In late February, Deerfield’s Director of Medical Services Dr. Bryant Benson announced that the Health Center had identified a suspected case of tuberculosis (TB) on campus.
The Health Center soon sent the student to a hospital, which confirmed their diagnosis. The patient received treatment there and eventually fully recovered.
Dr. Benson conveyed in follow-up announcements, emails, and meetings with faculty and staff, that there was no need for panic.
He said that, although the disease has an “outsized historical and cultural reputation,” it is difficult to contract, requiring prolonged proximity to a symptomatic infectee, and it is very treatable.
This incident prompted a diligent response from the Academy, who contacted the Massachusetts Department of Public Health (MDPH) to launch an epidemiological investigation and isolate any further cases of TB.
Dr. Andy Tibbs led the MDPH as he and his team met with faculty and Health Center staff, inspected various buildings, and conducted several interviews to determine which community members required screening.
Over three days, nurses collected the blood of over 150 students, staff, and faculty members to test for TB. The Health Center sent that blood to the MDPH lab for testing.
The results, relayed to the Health Center, came back negative for all samples. Another round of screenings is set to take place on either April 22 or April 29.
“The testing process was very seamless,” said Alex Alijani ‘19. “A nurse began drawing blood and, within 10 to 15 minutes, I was able to leave. I myself was not worried about contracting the disease.”
Christopher Gergis ‘22, who was selected for testing, noted that he was initially anxious.
“I was a little nervous about Dr. Benson’s announcement—I didn’t know what to expect. All I heard was ‘shot’ and ‘TB.,’” he explained. “Soon, though, I found out that TB is not very contagious and was relieved.”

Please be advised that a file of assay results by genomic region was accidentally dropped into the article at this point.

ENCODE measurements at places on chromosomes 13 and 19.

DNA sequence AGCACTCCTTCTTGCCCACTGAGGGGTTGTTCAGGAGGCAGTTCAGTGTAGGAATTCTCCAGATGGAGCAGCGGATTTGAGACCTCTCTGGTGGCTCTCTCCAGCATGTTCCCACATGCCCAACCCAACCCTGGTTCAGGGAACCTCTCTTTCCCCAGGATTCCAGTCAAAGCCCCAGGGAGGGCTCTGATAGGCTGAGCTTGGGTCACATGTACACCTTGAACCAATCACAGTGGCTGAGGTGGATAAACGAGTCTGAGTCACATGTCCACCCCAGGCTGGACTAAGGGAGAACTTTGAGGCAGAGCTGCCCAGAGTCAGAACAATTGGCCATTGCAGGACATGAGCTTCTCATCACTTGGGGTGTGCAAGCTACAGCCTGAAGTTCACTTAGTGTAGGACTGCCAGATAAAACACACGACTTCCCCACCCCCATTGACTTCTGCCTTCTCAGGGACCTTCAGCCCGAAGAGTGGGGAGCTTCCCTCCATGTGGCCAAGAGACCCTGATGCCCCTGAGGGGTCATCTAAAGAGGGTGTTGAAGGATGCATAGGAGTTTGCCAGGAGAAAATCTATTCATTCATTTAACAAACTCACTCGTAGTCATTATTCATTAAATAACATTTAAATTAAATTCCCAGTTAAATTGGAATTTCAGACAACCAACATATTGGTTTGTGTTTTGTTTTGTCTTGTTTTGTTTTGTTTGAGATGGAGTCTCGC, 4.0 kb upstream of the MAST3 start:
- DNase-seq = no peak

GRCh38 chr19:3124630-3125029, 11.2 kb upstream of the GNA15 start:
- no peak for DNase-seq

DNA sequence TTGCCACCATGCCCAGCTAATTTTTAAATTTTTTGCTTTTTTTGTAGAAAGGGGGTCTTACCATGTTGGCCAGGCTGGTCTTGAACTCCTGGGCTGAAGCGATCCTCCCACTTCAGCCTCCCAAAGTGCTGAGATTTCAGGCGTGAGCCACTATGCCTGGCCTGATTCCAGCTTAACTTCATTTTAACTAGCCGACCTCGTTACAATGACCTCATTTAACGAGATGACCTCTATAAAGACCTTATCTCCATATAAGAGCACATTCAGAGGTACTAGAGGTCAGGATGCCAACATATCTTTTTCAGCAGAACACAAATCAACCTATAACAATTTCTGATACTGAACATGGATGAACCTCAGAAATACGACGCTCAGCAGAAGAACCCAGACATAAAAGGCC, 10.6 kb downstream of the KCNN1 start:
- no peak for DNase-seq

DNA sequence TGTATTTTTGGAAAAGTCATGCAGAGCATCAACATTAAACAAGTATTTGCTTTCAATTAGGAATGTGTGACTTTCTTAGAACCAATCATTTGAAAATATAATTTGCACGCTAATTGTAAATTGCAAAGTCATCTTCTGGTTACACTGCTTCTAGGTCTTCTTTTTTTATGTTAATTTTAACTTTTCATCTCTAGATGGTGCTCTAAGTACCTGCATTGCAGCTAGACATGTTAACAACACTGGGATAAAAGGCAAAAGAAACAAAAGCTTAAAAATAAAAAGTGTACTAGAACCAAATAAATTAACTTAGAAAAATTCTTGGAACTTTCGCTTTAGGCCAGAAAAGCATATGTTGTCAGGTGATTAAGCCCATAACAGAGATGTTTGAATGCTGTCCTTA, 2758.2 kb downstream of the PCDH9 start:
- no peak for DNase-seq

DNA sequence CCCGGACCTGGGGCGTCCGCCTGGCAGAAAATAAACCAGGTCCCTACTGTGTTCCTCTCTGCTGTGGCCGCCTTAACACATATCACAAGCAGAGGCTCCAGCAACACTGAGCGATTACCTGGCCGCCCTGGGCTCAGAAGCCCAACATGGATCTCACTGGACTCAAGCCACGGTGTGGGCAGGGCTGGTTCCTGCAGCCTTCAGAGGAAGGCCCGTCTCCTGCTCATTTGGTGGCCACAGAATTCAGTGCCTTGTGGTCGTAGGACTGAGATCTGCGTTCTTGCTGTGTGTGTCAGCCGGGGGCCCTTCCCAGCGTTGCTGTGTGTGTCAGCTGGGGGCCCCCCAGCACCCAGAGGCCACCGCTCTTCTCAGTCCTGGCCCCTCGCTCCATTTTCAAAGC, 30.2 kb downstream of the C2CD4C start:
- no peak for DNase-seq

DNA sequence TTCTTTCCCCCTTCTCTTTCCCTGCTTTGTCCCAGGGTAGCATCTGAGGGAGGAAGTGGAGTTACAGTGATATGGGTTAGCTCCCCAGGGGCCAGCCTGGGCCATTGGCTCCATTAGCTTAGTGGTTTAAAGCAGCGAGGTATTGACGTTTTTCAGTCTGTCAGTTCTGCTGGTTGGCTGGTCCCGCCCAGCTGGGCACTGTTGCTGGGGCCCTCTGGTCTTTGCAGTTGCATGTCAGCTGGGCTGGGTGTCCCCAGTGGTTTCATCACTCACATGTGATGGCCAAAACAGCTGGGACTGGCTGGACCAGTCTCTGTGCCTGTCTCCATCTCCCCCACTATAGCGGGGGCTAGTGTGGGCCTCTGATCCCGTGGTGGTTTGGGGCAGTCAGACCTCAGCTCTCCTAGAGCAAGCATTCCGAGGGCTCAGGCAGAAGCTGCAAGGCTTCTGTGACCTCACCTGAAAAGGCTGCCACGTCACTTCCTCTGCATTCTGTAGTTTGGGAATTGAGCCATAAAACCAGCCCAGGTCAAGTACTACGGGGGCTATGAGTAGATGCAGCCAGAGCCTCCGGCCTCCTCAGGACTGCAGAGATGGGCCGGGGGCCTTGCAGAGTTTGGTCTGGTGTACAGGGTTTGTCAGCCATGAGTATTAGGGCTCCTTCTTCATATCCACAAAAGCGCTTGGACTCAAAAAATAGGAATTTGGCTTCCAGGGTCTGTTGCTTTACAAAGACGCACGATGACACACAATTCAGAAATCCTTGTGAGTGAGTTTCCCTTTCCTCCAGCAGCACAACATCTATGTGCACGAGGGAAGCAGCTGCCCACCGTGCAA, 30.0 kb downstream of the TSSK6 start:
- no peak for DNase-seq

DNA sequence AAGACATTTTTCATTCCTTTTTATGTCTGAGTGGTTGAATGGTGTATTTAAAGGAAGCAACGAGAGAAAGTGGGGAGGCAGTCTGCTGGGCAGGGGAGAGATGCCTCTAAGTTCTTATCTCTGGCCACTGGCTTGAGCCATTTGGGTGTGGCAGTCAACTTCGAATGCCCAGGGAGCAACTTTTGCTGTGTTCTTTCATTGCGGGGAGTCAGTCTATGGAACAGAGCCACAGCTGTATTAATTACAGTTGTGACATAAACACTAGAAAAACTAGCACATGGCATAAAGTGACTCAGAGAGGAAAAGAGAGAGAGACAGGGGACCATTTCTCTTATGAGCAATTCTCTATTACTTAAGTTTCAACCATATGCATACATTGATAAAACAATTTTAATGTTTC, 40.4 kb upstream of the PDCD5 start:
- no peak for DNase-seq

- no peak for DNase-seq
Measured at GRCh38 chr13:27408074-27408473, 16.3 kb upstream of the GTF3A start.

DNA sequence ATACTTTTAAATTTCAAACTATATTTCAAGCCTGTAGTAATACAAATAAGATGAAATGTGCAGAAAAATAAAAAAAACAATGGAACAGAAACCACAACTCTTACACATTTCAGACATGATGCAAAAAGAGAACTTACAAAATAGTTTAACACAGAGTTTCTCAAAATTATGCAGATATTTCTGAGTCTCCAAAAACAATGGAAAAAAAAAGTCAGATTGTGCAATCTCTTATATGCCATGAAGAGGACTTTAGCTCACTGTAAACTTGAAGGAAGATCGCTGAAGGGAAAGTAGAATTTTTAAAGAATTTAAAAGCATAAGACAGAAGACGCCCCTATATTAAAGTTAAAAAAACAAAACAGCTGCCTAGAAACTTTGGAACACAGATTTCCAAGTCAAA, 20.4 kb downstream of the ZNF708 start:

He also spoke about others’ reactions, and said that his friends were not overly concerned, either.
“When I told them I was going to be screened, my friends expressed very similar attitudes. Most of their responses included some facetious comment about staying away from me,” he said.
This calm understanding of the disease among community members stems from an effective communication campaign, organized by Dr. Benson.
“Dr. Benson dispelled any potential for concern, based on how he communicated things, and, as a parent of a current student, I found his message very reassuring,” Deerfield nurse and parent Ms. Linnea Constant remarked. “For those who were initially concerned, education was key.”
“There were a few phone calls from understandably concerned parents,” Dr. Benson reported. “I told them what I told the students: tuberculosis is a tough disease to catch and is very treatable.”
Symptoms of TB include unexplained weight loss, often bloody coughs, and night sweats that only show themselves in the presence of an immunodeficiency.
The disease can only be passed on through prolonged exposure to a person with TB, as the bacteria is only transferred through the air. Ergo, the possibility of a school-wide shutdown is highly unlikely.
“We have never shut down and probably will not do so in the future, though such a decision really depends on the circumstances,” Dr. Benson emphasized. “Deerfield once shut down for Hurricane Irene, but never for concerns over health on campus.”
Ms. Constant also believes that current Health Center policy is sufficient to counter most, if not all, challenges to the community’s health.
“We at the Health Center meet every need head-on, just as we usually would,” she said. “There are times when all of our beds are full. The health staff simply steps up its game.”
If the worst-case scenario ever happened, however, Dr. Benson noted that Deerfield would likely follow the shutdown model of Northfield Mount Hermon, one of very few boarding schools that had previously closed their doors over health concerns.
During the 2017-18 school year, they had given students a day-long, on-campus break from classes and activities, because such a large portion of students were ill.
Even though this concern has largely passed, the Health Center continues to promote ways to stay healthy on campus and to combat campus illnesses. So far, students and faculty alike have done a good job keeping sickness at bay, despite the cold and flu season’s influence.
“Looking at the historical gravity of TB, I knew there would be a visceral response, but people handled the news well. We prepared for the worst and hoped for the best, in terms of response and health of the student body,” Dr. Benson concluded. “We’ve now witnessed the best-possible outcome. We can only hope to keep it that way.”